[4] In this case, there was ample evidence to support his decision that there was sufficient collective decision-making to meet this criterion, including:

(a) how the rent was paid;
(b) the furnishing of the apartment and rooms by the occupants;
(c) payment of the utilities by the occupants;
(d) the assignment of the rooms by the occupants; and
(e) how the housekeeping, or lack of it, was to be done.

[5] The cohesiveness of this unit is further exemplified by the fact that most of the occupants had occupied the premises for lengthy periods of time.

[6] There was also ample evidence on which the motions judge could conclude that this was not a circumstance in which there was exclusive possession of any parts of the unit.


Good v. Waterloo (City), 2003 CanLII 14229 (ON SC)

[23] In my view, the distinguishing characteristic as between a lodging house and a residential unit focuses on the control of the premises. The label currently attached, a lease, is of little importance as such may, in some cases, simply be a method to disguise the true purpose and use.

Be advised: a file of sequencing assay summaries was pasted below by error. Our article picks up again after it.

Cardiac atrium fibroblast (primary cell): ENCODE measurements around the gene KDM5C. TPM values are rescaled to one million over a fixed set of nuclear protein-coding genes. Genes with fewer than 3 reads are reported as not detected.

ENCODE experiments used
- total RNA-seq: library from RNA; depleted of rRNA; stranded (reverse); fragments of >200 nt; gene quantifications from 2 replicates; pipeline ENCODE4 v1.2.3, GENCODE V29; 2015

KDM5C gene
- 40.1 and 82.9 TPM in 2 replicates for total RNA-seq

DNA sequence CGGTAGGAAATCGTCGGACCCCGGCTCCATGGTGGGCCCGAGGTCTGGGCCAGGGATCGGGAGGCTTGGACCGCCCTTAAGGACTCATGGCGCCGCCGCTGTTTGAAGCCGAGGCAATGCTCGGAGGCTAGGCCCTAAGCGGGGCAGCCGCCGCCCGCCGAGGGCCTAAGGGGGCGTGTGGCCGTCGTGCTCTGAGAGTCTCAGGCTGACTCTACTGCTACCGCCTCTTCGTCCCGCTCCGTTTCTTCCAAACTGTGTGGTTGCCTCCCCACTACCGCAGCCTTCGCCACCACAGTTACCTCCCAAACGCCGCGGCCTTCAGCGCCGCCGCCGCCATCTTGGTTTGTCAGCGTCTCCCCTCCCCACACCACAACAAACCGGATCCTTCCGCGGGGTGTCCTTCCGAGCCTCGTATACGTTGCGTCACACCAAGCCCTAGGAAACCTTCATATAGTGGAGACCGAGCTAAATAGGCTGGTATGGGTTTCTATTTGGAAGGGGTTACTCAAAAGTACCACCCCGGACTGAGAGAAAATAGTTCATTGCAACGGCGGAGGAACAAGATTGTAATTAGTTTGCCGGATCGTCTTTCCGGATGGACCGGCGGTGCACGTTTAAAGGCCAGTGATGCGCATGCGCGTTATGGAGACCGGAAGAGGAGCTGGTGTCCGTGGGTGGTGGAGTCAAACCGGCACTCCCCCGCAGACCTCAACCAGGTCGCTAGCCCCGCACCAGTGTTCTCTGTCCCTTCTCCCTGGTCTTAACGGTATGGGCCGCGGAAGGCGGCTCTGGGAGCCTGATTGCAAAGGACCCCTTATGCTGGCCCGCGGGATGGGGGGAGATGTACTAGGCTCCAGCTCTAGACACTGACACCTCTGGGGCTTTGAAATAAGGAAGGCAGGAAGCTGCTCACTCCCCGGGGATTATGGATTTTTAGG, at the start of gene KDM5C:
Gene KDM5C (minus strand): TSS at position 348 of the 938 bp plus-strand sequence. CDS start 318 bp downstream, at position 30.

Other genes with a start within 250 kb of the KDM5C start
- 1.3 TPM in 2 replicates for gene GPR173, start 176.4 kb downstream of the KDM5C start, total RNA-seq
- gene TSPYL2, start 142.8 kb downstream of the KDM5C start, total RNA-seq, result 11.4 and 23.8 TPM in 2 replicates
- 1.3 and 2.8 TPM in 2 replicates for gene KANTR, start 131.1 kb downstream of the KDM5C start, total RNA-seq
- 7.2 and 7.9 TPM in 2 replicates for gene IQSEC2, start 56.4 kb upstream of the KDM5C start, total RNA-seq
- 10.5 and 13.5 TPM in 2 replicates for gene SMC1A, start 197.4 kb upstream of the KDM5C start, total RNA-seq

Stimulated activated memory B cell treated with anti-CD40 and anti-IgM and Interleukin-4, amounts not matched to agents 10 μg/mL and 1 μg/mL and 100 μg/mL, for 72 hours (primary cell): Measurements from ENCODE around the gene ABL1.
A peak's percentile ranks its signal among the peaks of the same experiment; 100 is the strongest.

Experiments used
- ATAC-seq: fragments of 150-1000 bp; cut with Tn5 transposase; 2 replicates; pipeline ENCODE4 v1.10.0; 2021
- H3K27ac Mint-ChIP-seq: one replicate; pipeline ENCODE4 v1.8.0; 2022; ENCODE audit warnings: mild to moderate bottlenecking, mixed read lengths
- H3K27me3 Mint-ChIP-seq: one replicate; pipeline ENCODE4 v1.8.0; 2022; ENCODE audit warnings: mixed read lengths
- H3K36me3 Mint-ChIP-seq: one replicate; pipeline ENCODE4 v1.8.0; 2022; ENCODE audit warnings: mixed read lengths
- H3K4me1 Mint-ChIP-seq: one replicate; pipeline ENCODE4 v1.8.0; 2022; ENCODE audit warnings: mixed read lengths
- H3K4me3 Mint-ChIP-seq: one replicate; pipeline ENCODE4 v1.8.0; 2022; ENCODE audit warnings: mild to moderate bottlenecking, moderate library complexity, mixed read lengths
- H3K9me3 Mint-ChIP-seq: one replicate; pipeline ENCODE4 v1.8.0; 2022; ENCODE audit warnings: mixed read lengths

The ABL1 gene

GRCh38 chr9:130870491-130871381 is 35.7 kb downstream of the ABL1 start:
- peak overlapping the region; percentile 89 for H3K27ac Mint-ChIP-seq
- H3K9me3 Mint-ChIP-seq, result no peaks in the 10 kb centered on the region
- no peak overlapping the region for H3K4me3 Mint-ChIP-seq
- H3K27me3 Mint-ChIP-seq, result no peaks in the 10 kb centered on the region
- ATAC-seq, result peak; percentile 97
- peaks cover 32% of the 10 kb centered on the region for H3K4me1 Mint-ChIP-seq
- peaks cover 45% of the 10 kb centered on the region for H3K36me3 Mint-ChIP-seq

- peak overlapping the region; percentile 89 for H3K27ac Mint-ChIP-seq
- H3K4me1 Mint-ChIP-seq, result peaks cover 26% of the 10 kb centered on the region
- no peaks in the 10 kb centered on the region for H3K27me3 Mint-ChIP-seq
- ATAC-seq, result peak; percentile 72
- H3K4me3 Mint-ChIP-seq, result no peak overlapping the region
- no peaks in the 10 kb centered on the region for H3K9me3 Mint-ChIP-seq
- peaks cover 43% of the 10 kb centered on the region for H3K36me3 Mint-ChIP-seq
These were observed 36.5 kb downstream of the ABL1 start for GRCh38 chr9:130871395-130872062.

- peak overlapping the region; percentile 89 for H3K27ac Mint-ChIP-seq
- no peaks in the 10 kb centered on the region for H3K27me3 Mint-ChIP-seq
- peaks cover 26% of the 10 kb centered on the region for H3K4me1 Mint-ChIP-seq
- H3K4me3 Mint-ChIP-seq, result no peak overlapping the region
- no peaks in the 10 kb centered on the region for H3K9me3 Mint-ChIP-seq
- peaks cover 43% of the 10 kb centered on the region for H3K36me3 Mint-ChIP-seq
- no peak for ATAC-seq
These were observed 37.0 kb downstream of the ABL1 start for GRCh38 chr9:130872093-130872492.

[24] Control, in a lodging house, is by the owner and the occupants on an individual basis, whereas in a residential unit it is by the group. Accordingly, for a residential unit there must be evidence of collective decision-making regarding the use of the premises.

[28] The existence of locks on bedroom doors is not a factor. The evidence indicates the occupants have used locks without the applicant's permission although I am certain they were aware of their existence. To suggest the use of locks creates exclusive possession contrary to para. 2.4(d) of the by-law is not appropriate. This is not the operative part of para. 2.4(d). Further, the use of locks, in my view, merely denotes privacy and security.

[29] Payment of rent individually is now a common practice in residential leases, particularly involving students. It avoids the need of a communal bank account.